clock menu more-arrow no yes mobile

Filed under:

Jordan Spieth eyes career grand slam at PGA Championship

After a convincing 3-shot win at the British Open, Jordan Spieth should be favored to beat Rory McIlroy to the career grand slam.

U.S. Open - Preview Day 1 Photo by Sam Greenwood/Getty Images

Jordan Spieth, who staged a furious comeback Sunday to win the British Open and avoid another potential major championship nightmare like the one he endured at last year’s Masters, has the chance to become the first golfer in history to complete the career grand slam at the men’s final major of the season.

Spieth, who turns 24 on Thursday, joined Jack Nicklaus as just the second player to win three legs of the grand slam before age 24. Spieth ought to be favored to claim next month’s PGA Championship after outlasting Matt Kuchar by three strokes, 12-under to 9-under, in The Open finale. Should he win the PGA, Spieth would beat Rory McIlroy, whose most recent of four major wins came at the 2014 PGA, to the grand slam and overtake Tiger Woods as the youngest golfer to own all four major titles.

“To be in that company, no doubt, is absolutely incredible,” Spieth told reporters Sunday about his excitement at going for the gold in three weeks. “What those guys [Nicklaus and Woods] have done has transcended the sport. And in no way, shape, or form do I think I'm anywhere near that, whatsoever. So it's a good start, but there is a long way to go.”

Spieth, who won the 2015 Masters and U.S. Open and almost prevailed at that year’s British Open, teed off on Sunday at Royal Birkdale with a three-shot lead over Kuchar and seemed a shoo-in to lift the Claret Jug — until the game actually started. A cold putter and wayward tee shots put Spieth’s victory in doubt early as he scuffled to a 3-over score through four holes playing alongside Kuchar in the final round of the tournament.

Then, just as it appeared that Kuchar might grab the upper hand after his playing partner lost a drive some 100 yards wide right of the fairway on the 13th hole, Spieth took an unplayable lie that required line-of-sight relief and — 20 minutes after teeing off — left him with a shot from the driving range. Four-over for the day at that point, he went on to make a miraculous, tourney-saving bogey and he rode the momentum down the stretch for the victory.

From there, it was all over but the trophy presentation, as Spieth nearly aced the par-3 14th, buried an unbelievably clutch eagle putt from downtown on the par-5 15th, and made another lengthy putt for a birdie-4 on 16. A birdie on 17 sealed the win, and he cruised in with a par for a final round 1-under 69.

Now it’s on to the men’s final major of the season at Quail Hollow, a track on which he has a little bit of history:

Spieth is not the only player with a chance to capture the career slam in the near future. In fact, it could happen at each of the next three majors:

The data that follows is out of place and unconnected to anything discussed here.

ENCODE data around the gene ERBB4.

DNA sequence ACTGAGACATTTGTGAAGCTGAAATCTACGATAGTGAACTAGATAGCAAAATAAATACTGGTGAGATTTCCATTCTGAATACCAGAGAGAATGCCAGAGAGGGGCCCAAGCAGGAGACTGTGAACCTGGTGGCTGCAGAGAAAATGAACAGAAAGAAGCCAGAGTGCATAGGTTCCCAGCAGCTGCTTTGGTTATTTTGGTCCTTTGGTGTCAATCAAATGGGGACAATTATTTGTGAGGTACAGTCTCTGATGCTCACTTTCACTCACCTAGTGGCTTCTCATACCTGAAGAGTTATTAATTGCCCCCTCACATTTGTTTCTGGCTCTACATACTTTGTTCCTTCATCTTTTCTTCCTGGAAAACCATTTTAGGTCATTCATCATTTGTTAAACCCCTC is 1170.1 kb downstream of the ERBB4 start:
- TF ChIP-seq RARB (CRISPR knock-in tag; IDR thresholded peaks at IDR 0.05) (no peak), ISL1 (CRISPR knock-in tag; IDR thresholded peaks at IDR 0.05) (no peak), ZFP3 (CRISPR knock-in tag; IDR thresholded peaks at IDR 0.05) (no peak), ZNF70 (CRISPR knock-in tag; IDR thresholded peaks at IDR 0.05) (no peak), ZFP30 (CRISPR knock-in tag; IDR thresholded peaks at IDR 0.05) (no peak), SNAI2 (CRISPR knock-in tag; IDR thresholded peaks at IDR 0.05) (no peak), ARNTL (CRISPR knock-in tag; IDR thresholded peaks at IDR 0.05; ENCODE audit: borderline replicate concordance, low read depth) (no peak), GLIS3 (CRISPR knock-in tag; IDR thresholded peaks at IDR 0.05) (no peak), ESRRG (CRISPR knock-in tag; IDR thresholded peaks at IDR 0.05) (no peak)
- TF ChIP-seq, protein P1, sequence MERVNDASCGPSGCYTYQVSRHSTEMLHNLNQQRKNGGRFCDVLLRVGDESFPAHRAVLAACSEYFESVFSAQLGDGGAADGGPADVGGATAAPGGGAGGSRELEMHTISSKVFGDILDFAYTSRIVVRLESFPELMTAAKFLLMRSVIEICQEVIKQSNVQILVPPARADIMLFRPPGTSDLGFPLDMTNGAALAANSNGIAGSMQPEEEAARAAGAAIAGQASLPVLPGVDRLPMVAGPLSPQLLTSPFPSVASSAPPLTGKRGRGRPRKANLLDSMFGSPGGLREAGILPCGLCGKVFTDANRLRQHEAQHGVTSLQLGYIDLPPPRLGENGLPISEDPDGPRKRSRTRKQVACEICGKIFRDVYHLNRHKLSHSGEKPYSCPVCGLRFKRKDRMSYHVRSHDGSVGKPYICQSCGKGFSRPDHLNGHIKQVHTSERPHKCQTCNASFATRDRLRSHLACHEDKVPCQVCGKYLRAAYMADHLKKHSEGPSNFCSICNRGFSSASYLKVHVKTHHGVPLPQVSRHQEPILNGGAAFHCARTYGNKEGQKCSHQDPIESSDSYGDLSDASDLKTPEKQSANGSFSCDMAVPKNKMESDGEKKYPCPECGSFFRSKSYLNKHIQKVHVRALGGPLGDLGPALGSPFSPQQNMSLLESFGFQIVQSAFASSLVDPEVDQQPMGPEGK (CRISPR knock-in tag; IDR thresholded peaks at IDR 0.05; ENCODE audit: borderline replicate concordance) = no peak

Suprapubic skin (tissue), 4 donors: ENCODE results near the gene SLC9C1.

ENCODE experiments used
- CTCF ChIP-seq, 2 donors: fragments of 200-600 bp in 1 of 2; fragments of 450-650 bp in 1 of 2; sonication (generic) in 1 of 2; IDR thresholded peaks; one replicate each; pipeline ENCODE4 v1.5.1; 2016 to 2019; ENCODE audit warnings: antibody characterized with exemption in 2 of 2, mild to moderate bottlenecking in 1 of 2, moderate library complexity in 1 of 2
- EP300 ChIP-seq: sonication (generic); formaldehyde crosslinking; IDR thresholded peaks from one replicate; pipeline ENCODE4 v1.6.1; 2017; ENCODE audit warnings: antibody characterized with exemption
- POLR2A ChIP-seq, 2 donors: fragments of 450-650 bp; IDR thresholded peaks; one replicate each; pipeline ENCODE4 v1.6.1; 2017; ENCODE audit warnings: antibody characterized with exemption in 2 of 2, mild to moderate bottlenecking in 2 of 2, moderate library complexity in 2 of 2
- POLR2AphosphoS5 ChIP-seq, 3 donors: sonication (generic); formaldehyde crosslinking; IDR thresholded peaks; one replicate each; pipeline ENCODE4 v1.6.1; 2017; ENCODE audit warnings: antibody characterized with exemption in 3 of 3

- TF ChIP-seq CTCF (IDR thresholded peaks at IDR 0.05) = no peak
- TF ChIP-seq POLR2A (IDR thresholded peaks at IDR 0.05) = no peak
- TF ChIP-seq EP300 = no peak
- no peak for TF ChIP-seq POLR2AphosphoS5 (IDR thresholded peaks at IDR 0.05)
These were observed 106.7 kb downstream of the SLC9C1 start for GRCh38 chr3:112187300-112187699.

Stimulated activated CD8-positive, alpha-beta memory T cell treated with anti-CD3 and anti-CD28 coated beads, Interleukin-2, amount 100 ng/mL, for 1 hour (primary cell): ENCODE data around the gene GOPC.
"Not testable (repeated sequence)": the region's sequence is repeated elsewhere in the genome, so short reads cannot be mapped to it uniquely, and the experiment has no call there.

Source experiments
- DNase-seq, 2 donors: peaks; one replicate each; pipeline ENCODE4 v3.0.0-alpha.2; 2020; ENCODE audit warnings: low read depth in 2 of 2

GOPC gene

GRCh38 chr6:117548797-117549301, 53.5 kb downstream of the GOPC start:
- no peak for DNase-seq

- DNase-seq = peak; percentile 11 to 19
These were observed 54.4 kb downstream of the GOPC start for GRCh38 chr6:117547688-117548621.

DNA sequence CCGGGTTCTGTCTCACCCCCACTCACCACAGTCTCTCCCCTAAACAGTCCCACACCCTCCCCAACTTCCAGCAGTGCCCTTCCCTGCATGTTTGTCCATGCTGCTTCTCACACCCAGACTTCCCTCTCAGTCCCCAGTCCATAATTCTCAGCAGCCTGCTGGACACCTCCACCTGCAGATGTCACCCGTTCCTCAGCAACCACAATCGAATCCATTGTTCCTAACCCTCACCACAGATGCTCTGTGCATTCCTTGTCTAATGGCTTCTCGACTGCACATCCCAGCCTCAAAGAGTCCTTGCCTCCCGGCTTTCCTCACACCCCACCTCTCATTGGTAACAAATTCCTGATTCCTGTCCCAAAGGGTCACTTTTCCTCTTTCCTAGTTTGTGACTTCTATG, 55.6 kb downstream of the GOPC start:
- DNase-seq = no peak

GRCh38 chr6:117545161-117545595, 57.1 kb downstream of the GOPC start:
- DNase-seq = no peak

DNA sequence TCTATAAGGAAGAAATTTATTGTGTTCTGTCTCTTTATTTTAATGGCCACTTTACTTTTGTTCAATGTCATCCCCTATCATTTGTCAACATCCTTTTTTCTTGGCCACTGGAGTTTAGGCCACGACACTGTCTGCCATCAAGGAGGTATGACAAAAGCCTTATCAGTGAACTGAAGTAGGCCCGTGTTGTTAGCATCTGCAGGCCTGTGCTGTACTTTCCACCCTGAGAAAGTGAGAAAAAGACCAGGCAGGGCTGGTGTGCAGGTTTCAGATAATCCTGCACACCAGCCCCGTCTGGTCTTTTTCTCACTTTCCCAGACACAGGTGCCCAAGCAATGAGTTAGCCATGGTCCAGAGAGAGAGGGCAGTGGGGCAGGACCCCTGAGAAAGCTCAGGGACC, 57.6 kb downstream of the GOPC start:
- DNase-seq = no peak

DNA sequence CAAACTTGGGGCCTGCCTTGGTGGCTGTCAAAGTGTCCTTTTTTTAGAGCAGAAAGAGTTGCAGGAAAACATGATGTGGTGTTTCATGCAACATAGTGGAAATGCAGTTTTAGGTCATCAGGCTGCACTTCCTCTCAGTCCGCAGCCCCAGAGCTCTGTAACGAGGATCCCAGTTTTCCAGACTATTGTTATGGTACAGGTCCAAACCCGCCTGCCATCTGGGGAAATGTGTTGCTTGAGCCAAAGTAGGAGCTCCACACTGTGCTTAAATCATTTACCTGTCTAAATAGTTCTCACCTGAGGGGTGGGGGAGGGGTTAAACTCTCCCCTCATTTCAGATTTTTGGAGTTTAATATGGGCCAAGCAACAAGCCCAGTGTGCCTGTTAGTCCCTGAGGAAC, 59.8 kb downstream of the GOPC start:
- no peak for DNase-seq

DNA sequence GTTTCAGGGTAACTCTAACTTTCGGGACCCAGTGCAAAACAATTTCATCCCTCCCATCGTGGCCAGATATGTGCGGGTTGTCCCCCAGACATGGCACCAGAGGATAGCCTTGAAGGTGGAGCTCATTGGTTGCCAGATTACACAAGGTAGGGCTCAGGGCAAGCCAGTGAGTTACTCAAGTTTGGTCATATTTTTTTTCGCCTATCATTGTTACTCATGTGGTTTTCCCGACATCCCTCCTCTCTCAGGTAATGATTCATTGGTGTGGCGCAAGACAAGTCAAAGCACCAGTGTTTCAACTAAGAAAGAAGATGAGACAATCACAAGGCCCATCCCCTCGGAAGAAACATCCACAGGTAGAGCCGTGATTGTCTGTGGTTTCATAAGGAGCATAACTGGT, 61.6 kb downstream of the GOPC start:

Of the three, Mickelson, who has not won worldwide since he captured the 2013 British Open, and who missed the cut this time around, would seem to be the most unlikely to achieve the Slam first.

That leaves Spieth and McIlroy, who won his third major at 25 and seemed on the precipice of legendary greatness after hoisting the PGA trophy three years ago. Now 28, McIlroy recognizes how difficult it is to conquer the best of the best and acknowledged that he hoped to have socked away more major Ws by now.

“You look at Jack Nicklaus. He went through a stretch where he didn't win a major in three years,” McIlroy said after finishing with a final round 67 and in a tie for fourth. “I'm not comparing myself to Jack. It's hard to win them. It's very hard. It's the reason especially in this generation, excluding Tiger, no one's got above five. So it's tough to win them.”

McIlroy noted that he had 15 to 20 years in which to add to his major tally.

“I feel like three years has been too long. But at the same time I'm not going to rush it, I'm not going to stay impatient. I'm going to play my game,” he said. “And hopefully my chance arrives at some point and I'm able to take it.”

Spieth has certainly eclipsed the Ulsterman of late. McIlroy mounted his own late charge Sunday on the coast of England. But a shaggy start to the British that required a kick in the pants from his caddie to get him to the weekend — after a fractured rib earlier this year has limited him to just eight PGA Tour starts in 2017 — left him ruing “a lost opportunity” at Royal Birkdale.

Couple Rory’s struggles with Jordan’s triumphs, marked by the way Spieth roared his way to the finish line on Sunday, and it would be folly to bet against Sunday’s winner being the first of the marquee trio to achieve the slam.